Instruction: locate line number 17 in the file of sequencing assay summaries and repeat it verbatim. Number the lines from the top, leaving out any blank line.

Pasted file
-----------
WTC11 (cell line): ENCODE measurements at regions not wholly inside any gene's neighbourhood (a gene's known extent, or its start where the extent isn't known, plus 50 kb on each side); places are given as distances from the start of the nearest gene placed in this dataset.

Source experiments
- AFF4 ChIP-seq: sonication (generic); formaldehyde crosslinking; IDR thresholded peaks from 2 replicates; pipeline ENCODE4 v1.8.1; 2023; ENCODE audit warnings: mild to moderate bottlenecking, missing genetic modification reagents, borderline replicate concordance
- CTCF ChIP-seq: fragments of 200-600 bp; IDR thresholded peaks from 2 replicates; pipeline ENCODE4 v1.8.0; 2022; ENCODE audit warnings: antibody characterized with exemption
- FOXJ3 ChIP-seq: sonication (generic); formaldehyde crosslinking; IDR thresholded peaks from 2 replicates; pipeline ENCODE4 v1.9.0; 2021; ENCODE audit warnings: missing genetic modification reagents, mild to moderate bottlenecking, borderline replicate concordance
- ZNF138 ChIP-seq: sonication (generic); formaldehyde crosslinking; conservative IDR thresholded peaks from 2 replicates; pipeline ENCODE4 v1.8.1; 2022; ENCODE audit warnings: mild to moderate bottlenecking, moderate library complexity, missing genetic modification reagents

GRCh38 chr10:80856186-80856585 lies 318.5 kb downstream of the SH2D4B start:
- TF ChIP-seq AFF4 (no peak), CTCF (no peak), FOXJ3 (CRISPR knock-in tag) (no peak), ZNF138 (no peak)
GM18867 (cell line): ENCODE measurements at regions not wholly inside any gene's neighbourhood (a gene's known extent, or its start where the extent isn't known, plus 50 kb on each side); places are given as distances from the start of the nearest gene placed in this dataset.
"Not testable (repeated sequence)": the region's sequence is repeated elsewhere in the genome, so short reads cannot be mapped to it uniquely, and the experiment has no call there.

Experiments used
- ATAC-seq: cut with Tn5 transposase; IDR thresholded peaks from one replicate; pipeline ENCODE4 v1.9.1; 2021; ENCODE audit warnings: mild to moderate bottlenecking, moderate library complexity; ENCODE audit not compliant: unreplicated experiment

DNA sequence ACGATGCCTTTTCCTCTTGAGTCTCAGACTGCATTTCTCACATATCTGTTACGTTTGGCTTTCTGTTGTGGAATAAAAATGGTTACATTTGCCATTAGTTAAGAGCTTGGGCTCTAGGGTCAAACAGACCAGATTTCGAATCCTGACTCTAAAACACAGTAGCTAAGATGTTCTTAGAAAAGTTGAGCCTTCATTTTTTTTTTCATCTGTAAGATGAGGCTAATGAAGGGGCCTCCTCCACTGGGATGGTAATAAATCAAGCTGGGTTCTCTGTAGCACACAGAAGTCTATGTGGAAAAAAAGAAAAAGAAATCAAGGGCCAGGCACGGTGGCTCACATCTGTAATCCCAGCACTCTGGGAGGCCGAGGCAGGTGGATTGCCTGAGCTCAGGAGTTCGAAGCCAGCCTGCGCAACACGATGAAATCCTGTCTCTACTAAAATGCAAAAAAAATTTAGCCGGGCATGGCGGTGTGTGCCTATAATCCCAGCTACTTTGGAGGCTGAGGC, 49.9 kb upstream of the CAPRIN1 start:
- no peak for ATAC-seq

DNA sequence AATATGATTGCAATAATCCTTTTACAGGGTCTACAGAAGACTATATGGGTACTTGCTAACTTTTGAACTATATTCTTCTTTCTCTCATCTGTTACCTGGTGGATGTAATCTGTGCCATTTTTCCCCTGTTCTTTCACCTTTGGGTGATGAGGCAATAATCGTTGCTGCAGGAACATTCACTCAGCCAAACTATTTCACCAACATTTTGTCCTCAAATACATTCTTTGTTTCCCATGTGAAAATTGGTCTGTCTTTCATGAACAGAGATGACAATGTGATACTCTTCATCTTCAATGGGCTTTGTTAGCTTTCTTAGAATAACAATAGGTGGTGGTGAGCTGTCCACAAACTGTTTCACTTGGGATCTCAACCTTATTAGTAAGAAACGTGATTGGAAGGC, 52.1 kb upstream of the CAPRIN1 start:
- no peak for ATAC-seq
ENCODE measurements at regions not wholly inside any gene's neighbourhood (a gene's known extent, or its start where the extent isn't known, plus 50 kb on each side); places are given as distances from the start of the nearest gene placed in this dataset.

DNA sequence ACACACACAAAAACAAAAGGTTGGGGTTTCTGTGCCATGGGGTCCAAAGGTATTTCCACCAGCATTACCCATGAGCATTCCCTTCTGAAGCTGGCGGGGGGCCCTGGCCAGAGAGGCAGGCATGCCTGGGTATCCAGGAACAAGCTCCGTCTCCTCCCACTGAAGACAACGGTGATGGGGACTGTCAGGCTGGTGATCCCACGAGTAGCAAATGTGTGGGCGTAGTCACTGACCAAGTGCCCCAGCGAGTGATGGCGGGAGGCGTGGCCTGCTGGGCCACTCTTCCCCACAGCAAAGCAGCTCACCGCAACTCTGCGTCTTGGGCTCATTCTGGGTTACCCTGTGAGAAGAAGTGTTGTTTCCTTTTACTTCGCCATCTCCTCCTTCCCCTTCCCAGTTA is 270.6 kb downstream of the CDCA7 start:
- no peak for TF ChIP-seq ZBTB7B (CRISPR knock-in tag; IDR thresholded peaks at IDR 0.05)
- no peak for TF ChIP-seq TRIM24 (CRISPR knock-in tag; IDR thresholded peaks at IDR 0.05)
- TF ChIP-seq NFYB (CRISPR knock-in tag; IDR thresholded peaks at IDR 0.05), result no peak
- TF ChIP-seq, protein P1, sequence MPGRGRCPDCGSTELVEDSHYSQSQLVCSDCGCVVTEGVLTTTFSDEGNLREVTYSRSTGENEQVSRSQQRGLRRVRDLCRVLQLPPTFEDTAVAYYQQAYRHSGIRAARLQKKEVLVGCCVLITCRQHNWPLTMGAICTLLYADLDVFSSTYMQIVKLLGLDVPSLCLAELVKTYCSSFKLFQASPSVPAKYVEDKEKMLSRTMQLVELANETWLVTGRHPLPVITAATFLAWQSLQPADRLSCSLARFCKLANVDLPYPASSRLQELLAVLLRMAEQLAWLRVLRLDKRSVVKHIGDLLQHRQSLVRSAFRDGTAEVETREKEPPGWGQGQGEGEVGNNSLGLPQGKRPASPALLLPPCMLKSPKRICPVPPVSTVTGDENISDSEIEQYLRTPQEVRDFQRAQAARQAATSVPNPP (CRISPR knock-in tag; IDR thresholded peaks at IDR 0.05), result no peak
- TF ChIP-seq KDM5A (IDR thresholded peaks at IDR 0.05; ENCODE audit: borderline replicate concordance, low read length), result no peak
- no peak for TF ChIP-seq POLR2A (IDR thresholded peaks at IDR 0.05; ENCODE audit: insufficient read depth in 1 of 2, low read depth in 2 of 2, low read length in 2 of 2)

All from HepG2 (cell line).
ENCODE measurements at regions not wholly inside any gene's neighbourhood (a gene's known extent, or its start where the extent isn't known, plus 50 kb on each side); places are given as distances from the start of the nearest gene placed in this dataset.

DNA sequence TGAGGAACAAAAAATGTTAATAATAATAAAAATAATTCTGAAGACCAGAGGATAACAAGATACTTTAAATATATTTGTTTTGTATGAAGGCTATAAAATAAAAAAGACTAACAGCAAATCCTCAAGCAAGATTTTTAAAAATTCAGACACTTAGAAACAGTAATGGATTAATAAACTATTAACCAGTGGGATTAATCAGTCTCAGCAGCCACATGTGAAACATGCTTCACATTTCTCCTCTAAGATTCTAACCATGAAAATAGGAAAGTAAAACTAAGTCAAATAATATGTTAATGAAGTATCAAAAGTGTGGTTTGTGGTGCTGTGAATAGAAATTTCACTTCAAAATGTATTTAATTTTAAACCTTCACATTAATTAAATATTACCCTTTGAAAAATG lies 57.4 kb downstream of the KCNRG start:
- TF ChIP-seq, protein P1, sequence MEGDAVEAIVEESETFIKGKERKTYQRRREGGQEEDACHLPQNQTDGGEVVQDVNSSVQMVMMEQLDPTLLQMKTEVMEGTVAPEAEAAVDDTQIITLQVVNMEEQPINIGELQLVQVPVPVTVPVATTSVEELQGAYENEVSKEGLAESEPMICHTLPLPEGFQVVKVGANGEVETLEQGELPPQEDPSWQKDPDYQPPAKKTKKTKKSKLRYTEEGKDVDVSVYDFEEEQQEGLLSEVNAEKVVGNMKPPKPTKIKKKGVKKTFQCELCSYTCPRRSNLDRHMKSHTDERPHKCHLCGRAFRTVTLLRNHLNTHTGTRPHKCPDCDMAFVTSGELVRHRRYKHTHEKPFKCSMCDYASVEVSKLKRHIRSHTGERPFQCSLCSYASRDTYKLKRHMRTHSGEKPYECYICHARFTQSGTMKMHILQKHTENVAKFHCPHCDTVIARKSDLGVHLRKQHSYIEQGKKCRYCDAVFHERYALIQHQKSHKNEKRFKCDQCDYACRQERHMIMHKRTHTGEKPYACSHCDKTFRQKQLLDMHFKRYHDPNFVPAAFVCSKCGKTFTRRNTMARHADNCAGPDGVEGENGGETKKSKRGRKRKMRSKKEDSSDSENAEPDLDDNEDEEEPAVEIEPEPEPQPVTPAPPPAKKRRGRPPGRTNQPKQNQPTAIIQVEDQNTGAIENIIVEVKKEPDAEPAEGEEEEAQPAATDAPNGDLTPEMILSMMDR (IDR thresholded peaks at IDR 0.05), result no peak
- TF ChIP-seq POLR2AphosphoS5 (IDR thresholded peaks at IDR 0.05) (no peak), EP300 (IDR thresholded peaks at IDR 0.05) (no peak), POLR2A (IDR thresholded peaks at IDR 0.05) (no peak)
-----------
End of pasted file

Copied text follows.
ENCODE measurements at regions not wholly inside any gene's neighbourhood (a gene's known extent, or its start where the extent isn't known, plus 50 kb on each side); places are given as distances from the start of the nearest gene placed in this dataset.